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Ronda Rousey ready for most personal fight of her life: 'Revenge is a dish best served cold'

For Ronda Rousey, a recent winner of two ESPY awards, one for 'Best Female Athlete', and the other for 'Best Fighter,' this Saturday's fight against Bethe Correia is personal.

 

For Ronda Rousey, a recent winner of two ESPY awards, one for 'Best Female Athlete', and the other for 'Best Fighter,’ this Saturday’s fight against Bethe Correia is personal.

Correia said during a recent interview that she hoped Rousey doesn't commit suicide after their match. 

"I will give her a rematch if she doesn't cry too much," Bethe said months ago. "She can't take the pressure. I will give her the chance to get the belt back. Please, don't kill yourself, don't commit suicide, because I will give you the rematch."

Suicide is a particularly sensitive topic for Rousey, who wrote about the pain she experienced after her father committed suicide, when she was 8 years old, in her memoir "My Fight/Your Fight.”

“Making such tasteless remarks about suicide, when [Correia] knows how it has affected me in my past," Rousey said during a press conference a few days before traveling to Brazil to defend her title against Correia.

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“That’s when I know an example must be made. I need all the other girls coming up to look at what happened to her and decide it’s an example not worth following,” Rousey said.

Correia publicly apologized for the comment but Rousey says it was too little too late. “Revenge is a dish best served cold,” adding, "a methodical enemy is the worst kind to have."

Correia has a lot to be fearful of. She is going up against a fighter who has been called the toughest female athlete on the planet. Rousey is undefeated, and is famous for her signature armbar move, a joint lock where the elbow is hyper-extended in order to cause pain or injury, forcing her opponent to submit.

Although Correia has the advantage of fighting in her home turf of Brazil, Rousey says she’s not intimidated.

"I grew up as a kid, every tournament, every World Cup, every important tournament in my entire life happened when I didn’t have the home court advantage, it’s something I’m accustomed to," she said.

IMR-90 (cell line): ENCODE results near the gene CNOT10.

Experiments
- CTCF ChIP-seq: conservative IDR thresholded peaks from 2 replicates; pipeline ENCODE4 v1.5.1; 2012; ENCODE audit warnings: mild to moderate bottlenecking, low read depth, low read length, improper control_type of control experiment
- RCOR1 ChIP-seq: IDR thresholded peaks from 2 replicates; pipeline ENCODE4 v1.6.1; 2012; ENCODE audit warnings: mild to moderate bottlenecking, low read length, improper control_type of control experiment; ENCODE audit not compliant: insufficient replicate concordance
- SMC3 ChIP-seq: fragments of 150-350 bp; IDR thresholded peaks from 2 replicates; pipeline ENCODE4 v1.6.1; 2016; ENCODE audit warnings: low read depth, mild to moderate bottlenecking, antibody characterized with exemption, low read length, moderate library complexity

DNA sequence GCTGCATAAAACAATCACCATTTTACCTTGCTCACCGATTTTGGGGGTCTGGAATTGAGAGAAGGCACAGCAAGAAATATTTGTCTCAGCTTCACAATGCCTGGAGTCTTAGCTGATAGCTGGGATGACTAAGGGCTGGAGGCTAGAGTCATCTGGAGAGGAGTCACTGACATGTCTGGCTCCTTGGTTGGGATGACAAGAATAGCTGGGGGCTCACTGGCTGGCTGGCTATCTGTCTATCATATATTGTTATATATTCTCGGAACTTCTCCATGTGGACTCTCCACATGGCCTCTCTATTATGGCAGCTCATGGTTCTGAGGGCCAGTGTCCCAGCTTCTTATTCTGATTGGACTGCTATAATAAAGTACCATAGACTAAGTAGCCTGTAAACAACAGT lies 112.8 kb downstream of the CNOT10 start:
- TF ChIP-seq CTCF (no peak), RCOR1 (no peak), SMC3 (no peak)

Besides training, Rousey has also been busy acting. She recently appeared in ‘Entourage,' and 'Furious 7,' and will also be seen in director Peter Bergs upcoming movie, 'Mile 22.’

“I want to be the first athlete ever to simultaneously have a successful athletic and acting career,” she told reporters.

She's juggling a lot before her big fight. But she says multitasking keeps her focused.

“It keeps me from getting burned out,” she said, adding, “I'm a white belt in acting. When I don’t have goals or something to strive for, it’s very bad for me."

It is clear that Ronda Rousey is already a bona fide super star to mixed martial arts fans around the world.

But in 2015 her career exploded onto the mainstream with a movie career and a WrestleMania appearance with 'The Rock.’

 “At first, what drove me was to keep from being evicted,” she said, “and now what drives me is to leave a legacy.”

That legacy, she hopes, is to retire undefeated.

Another task on the half-Venezuelan’s bucket list is to learn Spanish. She’s enlisted the best coach, her mother, to teach her during a planned trip to Costa Rica next summer.

“She will refuse to speak to me in English, so hopefully I can learn,” she said. “And when I go to a family reunion, I can actually talk to people”

At 28 years old, Rousey is on top of her game, and confident she will win the bout. But the fighter said she also had to fight her way into believing in herself.

“I had real, serious issues with my self-image, and I didn’t think much of myself for a very long time,” she said. “I worked for a very, very long time to be able to think well of myself."

Rousey, who is undefeated (11-0 MMA, 5-0 UFC) will face Correia, who is also undefeated (9-0 MMA, 3-0 UFC) at UFC 190 on August 1 in Rio de Janeiro.